10. Get enough rest. When we’re tired we can get down on ourselves.
  11. Hold yourself to a higher standard. Why not be as nice to yourself as you are to the people you love? Think to yourself, ‘would I say this to my best friend, or my sister, or my mother?’
  12. Give yourself a break. There is no shame in taking a break if the workout is too difficult or you’re not feeling well. Give yourself permission to rest without guilt.

Learning to love your body is not always as easy as buying a new supportive sports bra (especially from Skirt Sports) but it’s important that we stop the self-hate. I have had to work at putting these new practices in place in my life and as simple as they sound it can be easy to get competitive with myself. Don’t mistreat your awesome bod, let’s take joy in the amazing things our bodies are capable of and all they do, that should be celebrated everyday!

The Good, The Bad & The Ugly Cry

Posted by Sarah Vernon-Brunner on 09/18/2014 08:53:00 AM | 0 Comments Run

My name is Anastasia (but since you know me now, you can call me Annie). I am a photographer (www.anastasiarae.com), a Resident Innkeeper at The Bradley Boulder Inn, and one of Skirt Sports Real-Women-Models. I want to fill you in on one of my secrets… I am not a natural athlete, nor was I one in school. My dad is an avid runner and has been competing in marathons my whole life. My sister followed in his footsteps completing her first marathon in 2010, and two of my brothers swim at the collegiate level. I played on the occasional sports team in high school, but I was never the star of the game. I spent the majority of my high school years in the marching band where the most active thing we had to do was high-step onto the field. Sometimes, for me, it takes some convincing to get out of bed every day and decide to be an athlete. I still am not the most coordinated athlete you’ll meet, but since moving to Boulder, Colorado, I love to stay active.

 

I grew up near Detroit, Michigan, moved to Colorado in 2011, and haven’t looked back since. The outdoor community here simply can’t be beat. I love to hike, snowboard, rock climb, and run. This community has motivated me to sign up and start the training process for my first marathon. I’ve done my fair share of 5 and 10k’s, a half marathon in Detroit, and even a 150-mile bike race, but this 26.2 is my big new challenge. My training started in July. I tried a few training programs and couldn’t quite find the right fit until I landed on my current schedule by Hal Higdon. I didn’t have an extreme base when kicking my training into high gear, so there have been some definite ups and downs. I want to share with you guys the good, the bad, and the ugly-cry.

 

My biggest advise thus far while training for a marathon is two-fold:

 

  1. Make sure you’re in the right pair of shoes. It doesn’t hurt to have multiple pairs even if they are the exact same model. Rotating your shoes helps to lower the risk for injury. Here’s an interesting article that helped me understand why this is important as you increase your mileage: http://www.runnersworld.com/injury-prevention-recovery/study-backs-rotating-shoes-to-lower-injury-risk
  2. Listen to your body. It will tell you when you need to push it or ease back. My first 18-mile run was just plain hard. I was actually shooting for 20, but at 18 I was done, mentally and physically. That being said, I felt pretty good all things considered, and I completed 18 of the 20 miles, which was still a big feat for me. A week later, I ran a loop around the Boulder Reservoir (5.5 miles) and cried. You read that correctly; I literally stopped to walk and cry because I was frustrated and worn out. My body was clearly telling me that I needed a rest and maybe more than that, a break. I have realized throughout my training that it is important not to get mad at yourself when you cheat on your training schedule. It will still be there when you come back to it.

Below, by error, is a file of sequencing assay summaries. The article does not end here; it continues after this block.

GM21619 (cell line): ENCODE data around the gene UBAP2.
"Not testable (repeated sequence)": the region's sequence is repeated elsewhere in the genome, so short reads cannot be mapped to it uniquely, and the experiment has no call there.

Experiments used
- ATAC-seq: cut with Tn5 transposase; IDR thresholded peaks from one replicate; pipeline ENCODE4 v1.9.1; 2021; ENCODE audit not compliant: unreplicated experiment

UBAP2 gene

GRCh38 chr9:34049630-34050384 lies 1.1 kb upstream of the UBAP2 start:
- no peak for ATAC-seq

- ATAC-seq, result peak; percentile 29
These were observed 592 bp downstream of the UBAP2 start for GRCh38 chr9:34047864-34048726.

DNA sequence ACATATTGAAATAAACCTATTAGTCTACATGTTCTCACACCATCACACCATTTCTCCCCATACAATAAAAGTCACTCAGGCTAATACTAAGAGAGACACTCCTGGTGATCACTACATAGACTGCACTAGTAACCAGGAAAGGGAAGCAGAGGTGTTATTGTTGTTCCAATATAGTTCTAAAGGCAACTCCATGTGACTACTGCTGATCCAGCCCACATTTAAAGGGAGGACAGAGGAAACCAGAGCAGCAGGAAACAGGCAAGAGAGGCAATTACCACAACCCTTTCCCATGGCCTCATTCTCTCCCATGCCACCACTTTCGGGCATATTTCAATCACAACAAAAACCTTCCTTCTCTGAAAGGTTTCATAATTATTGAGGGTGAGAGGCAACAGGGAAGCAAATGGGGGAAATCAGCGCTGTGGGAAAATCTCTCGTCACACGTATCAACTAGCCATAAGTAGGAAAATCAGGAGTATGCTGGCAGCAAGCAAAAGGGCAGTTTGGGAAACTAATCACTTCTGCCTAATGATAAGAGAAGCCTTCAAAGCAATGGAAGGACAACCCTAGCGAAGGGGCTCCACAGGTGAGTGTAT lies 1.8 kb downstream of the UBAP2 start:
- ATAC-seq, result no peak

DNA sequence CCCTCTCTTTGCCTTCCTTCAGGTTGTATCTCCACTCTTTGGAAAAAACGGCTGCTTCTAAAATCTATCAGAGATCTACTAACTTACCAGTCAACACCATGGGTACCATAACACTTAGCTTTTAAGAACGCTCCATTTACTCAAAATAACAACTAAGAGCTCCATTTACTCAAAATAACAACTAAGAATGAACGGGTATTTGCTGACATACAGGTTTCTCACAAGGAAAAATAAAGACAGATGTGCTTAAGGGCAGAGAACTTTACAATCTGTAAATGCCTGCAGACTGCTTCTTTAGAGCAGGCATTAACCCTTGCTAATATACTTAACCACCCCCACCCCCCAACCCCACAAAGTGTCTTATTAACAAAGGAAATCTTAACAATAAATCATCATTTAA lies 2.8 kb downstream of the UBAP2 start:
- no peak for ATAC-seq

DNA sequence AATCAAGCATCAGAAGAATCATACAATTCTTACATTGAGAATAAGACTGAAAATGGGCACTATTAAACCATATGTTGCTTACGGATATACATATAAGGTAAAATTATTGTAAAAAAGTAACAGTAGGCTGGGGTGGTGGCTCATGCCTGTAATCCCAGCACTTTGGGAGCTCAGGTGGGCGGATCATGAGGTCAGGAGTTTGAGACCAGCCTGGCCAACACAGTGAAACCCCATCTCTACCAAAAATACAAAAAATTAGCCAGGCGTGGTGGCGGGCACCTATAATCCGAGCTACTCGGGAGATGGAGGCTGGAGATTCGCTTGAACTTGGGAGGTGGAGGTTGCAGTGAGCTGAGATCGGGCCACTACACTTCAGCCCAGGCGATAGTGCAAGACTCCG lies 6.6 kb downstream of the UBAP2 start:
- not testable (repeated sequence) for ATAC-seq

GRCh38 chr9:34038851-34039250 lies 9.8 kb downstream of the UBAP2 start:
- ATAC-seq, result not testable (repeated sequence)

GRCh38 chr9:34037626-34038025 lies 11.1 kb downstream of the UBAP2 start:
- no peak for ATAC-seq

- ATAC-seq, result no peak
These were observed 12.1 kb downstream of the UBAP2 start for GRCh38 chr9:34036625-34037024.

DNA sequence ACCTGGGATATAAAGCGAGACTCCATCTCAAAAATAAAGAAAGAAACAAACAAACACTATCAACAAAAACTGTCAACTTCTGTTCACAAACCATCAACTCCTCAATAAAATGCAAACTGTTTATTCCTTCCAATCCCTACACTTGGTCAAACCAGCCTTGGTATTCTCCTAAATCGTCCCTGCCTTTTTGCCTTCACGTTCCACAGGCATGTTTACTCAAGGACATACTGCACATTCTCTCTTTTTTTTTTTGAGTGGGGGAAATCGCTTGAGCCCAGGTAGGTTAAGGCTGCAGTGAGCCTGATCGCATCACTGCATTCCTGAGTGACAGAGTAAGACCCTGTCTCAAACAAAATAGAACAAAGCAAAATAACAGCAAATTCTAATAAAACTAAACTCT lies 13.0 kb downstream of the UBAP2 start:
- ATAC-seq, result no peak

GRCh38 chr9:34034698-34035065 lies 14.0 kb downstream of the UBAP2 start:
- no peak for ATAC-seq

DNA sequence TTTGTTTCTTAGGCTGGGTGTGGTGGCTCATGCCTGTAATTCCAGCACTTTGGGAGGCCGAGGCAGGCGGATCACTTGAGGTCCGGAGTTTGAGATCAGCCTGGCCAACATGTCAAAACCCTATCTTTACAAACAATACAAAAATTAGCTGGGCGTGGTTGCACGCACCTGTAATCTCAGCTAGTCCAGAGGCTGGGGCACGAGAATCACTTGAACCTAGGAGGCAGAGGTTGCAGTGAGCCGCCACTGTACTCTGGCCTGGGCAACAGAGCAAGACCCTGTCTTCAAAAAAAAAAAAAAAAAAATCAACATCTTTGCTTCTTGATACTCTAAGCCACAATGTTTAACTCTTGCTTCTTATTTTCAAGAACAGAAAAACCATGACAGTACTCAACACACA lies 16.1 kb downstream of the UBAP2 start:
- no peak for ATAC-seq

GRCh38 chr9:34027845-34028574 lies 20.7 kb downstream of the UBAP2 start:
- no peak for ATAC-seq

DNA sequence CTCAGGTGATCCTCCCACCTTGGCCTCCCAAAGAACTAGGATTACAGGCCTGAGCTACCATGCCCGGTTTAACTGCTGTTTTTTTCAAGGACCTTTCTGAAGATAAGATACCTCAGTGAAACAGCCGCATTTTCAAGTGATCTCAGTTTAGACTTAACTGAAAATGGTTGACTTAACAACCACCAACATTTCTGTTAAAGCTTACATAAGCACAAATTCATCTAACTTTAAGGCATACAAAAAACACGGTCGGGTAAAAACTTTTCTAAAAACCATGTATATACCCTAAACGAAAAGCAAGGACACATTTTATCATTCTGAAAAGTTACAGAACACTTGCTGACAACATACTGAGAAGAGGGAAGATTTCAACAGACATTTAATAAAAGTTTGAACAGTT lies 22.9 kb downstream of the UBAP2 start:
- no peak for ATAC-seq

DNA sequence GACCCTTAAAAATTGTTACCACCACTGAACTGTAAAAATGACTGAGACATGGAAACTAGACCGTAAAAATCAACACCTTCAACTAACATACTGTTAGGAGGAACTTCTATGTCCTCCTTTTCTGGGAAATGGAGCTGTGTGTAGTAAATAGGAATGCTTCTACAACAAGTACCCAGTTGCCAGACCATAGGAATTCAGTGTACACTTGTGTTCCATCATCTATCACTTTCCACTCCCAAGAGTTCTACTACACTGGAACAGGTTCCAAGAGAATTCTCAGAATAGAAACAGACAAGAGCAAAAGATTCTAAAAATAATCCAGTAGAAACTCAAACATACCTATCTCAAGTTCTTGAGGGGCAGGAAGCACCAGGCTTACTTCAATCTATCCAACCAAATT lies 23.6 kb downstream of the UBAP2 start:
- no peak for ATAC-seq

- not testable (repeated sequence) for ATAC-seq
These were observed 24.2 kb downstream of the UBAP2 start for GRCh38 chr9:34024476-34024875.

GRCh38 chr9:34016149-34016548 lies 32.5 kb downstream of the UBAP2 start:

Speaking of training schedules…another piece of advice is to find a training program you like and stick to it. It’s much easier to wrap your head around your first 8-miler, and your big 18 to 20-miler, if you know what day it will be and what your mileage looks like before then. If possible, try not to cheat your long runs (but go easy on yourself if you do – see above J).

 

By no means am I an expert when it comes to all things active. I am a real woman sharing my real experience. To me, there’s not a better feeling than the high I feel after a run. I am hoping to complete my marathon and go on to do more marathons and possibly other big races in the future.

 

Are you training for your big new challenge? What has your experience been like? We’d love to hear from you about your training and what your good, bad, and ugly are. Leave a comment below!

 

When Skirt Sports Was Just a Glimmer in Nicole’s Eye

Posted by Sarah Vernon-Brunner on 09/15/2014 08:54:00 AM | 0 Comments Celebrate

I met Nicole in 1998 when I moved to Boulder. I believe our first encounter was at a wild triathlon gathering where she was the life of the party. I’ll keep it rated G here. We gradually became long time friends. Life went on, I got married and had a baby. Nicole started dominating the races and getting faster and fitter and stronger.

 

One afternoon in 2004 Nicole and I decided to treat ourselves to the spa which happened once a year. Afterward we had coffee and chatted. Nicole announced, “I have a business idea, I’m going to design a skirt that you can run in.” She talked about the spankie, patterns, and design ideas. She said, “You can be part of my test group.”